Why Is My Hair Thinning at 20?
Losing your hair while in your 20s can be a stressful and embarrassing experience. If you notice a worrying amount of hair in the shower drain or on the floor, you may wonder what’s causing it and if anything can be done about it.
In most cases, maintaining a balanced diet and removing sources of stress from your life are enough to treat thinning hair and support normal hair growth.
However, it’s even better if you understand the causes of hair thinning so that you can address the issue more effectively.
5 Causes of Hair Loss
Our hair grows in 4 phases: anagen (growth phase), catagen (transition phase), telogen (resting phase), and exogen (shedding phase).
Several factors can alter this cycle and several reasons why you may be experiencing hair thinning. Let’s take a closer look at the most common ones.
1. Poor Nutrition and Diet
This may come as a surprise but eating a healthy, balanced diet not only benefits your general health but also affects hair growth and development.
If you don’t provide your body with enough protein, biotin, vitamins, and other nutrients, it will take its ration of fuel and energy from your hair to sustain your vital organs. This can cause hair thinning, hair loss, and can make your hair look drier, duller, and more prone to breaking.
To address hair thinning, eat a balanced, healthy diet and get enough vitamins and protein. This will give your hair and body the nutrients they need to remain in good health.
2. Medical and Genetic Conditions
If you’re in good health but still have thinning hair, it could be due to a medical condition. Thyroid disorders like hypothyroidism or hyperthyroidism, fungal infections like ringworm, lupus, and autoimmune diseases like alopecia areata can negatively affect your hair.
If any of these conditions are to blame, there’s a strong chance that your hair will regrow with the appropriate treatment. In such cases, see a trichologist so you can figure out what’s causing it and get help in reversing the damage.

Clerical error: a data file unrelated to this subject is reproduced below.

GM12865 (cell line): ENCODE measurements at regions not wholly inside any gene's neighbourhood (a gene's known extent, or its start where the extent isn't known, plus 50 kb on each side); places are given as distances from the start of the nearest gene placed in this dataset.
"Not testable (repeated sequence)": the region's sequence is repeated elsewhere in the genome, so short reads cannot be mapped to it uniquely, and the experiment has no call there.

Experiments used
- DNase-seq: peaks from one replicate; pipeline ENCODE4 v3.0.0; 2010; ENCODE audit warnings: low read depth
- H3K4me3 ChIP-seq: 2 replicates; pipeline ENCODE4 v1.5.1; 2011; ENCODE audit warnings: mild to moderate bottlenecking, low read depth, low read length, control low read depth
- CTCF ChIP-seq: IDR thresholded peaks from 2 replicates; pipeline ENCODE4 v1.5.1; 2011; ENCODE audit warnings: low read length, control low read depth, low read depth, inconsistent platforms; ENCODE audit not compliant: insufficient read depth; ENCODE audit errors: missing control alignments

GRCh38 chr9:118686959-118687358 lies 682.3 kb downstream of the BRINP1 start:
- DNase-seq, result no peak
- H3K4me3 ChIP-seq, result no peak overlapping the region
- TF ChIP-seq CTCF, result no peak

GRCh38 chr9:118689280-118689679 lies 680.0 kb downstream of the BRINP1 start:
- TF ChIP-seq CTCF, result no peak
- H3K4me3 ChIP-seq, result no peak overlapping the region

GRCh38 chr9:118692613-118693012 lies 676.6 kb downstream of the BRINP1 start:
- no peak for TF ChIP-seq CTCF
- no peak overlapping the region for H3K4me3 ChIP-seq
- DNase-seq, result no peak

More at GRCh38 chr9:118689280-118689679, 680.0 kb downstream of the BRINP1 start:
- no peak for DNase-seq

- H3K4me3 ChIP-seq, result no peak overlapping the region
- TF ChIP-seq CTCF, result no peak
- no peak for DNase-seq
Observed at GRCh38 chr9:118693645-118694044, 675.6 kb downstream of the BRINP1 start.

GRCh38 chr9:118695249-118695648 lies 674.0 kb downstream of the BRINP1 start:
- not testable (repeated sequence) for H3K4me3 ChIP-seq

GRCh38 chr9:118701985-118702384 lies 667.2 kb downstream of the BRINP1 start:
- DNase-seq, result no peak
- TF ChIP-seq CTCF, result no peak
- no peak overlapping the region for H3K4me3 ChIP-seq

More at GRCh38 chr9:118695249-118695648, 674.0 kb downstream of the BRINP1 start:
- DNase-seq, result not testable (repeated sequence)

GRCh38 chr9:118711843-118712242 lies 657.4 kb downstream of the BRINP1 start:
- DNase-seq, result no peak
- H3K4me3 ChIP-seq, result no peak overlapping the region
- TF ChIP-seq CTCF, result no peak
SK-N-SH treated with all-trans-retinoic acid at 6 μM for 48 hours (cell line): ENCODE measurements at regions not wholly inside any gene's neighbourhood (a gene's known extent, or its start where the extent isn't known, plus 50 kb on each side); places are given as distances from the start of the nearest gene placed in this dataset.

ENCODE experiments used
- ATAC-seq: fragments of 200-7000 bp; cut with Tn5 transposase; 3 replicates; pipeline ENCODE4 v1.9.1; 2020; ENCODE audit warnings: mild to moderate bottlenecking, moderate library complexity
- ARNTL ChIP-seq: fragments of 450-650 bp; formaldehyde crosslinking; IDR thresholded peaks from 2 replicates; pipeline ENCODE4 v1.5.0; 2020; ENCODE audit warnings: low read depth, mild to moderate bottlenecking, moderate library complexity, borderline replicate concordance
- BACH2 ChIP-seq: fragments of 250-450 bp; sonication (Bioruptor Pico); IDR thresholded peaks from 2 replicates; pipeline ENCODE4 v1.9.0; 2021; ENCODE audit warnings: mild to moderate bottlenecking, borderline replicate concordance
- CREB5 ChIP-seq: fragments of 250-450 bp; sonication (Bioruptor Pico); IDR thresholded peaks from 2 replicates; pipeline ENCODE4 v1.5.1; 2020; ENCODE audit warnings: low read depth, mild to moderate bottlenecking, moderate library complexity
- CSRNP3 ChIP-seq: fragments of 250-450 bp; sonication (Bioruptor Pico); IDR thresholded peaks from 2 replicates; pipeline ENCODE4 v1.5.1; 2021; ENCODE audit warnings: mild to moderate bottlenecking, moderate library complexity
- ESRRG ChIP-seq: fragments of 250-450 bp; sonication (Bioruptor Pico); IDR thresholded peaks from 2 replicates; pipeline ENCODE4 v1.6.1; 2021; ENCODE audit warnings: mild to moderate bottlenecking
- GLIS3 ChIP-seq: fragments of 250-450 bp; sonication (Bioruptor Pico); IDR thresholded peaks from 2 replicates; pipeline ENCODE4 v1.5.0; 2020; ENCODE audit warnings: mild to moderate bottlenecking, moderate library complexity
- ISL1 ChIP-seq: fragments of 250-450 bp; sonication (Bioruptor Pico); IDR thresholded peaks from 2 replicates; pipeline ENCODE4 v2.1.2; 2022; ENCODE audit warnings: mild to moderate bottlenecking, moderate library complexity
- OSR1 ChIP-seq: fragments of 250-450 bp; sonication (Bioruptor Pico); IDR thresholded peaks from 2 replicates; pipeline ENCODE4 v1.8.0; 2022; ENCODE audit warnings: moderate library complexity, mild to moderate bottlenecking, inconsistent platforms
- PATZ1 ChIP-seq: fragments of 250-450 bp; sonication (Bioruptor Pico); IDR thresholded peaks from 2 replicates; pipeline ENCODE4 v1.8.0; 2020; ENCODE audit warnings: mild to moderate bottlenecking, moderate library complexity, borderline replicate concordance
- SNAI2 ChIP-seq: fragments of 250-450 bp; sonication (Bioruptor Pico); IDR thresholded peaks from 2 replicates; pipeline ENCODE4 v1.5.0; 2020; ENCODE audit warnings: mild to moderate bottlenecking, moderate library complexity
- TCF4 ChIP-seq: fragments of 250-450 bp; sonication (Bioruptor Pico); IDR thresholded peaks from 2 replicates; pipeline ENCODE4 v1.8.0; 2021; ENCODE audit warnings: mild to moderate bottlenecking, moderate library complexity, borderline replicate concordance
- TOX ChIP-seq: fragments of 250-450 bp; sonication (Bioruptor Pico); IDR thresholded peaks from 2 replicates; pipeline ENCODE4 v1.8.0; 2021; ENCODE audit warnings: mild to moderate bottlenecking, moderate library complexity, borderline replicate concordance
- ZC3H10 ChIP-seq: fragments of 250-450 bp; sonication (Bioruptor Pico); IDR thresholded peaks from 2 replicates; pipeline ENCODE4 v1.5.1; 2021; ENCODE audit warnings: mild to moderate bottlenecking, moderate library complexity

3. Hormonal Changes
Your hair cycle is influenced by hormones. As a result, any hormonal changes will have an impact on your hair growth and might cause hair loss.
If you’ve recently started taking or changed birth control pills, it could be the reason for your hair loss, especially if you’re sensitive to hormonal fluctuations. To remedy this, experiment with different types of pills to find one that will provide you with the benefits of contraception without sacrificing your hair growth and quality.
You may also experience hair thinning post-pregnancy when hair growth levels drop dramatically. Fortunately, hair grows back in time with this type of hair loss.
Stress, whether chronic or acute, can harm your physical and mental health. It can also cause problems with your hair. So, if you’ve noticed your hair thinning and are discovering more loose hair around the house than usual, take a step back and think about what may have happened in the three months leading up to it.
Stress can prematurely push hair from its growth phase to its resting phase, which is a condition called “telogen effluvium,” leaving you with excessive, rapid hair loss that affects your entire scalp.
Hair can start shedding for up to three months after a stressful event, take three to six months for it to start growing again, and 12 to 18 months to fully recover its growth.
The good news is that most stress-related hair loss is reversible with a healthy diet, proper hair care, and targeted treatments.
5. Male Pattern Baldness
Androgenetic alopecia or male pattern baldness (MPB) is hair loss that is experienced by men and women. It’s linked to genetic factors and can be caused by dihydrotestosterone hormones (DHT).
According to the National Health Service (NHS), 25% of men with MPB begin losing hair before they reach the age of 20 or 21. This means that men who are afflicted by it will lose hair more quickly than women, with hair thinning appearing in their early twenties, and occasionally even in their teens!
Unfortunately, there is no cure for MPB. It progresses quickly, from a receding hairline to full baldness, but some treatments can help slow down the process and maintain your hair for as long as possible. Keep in mind that additional factors like stress and a bad diet can exacerbate the problem and speed up the balding process.
Hair loss, for the most part, is curable. If you’re unable to resolve the problem by eating a balanced diet and maintaining a stress-free lifestyle, we recommend consulting a doctor or trichologist who will examine and diagnose the root cause of your hair loss and provide a customized treatment plan for it.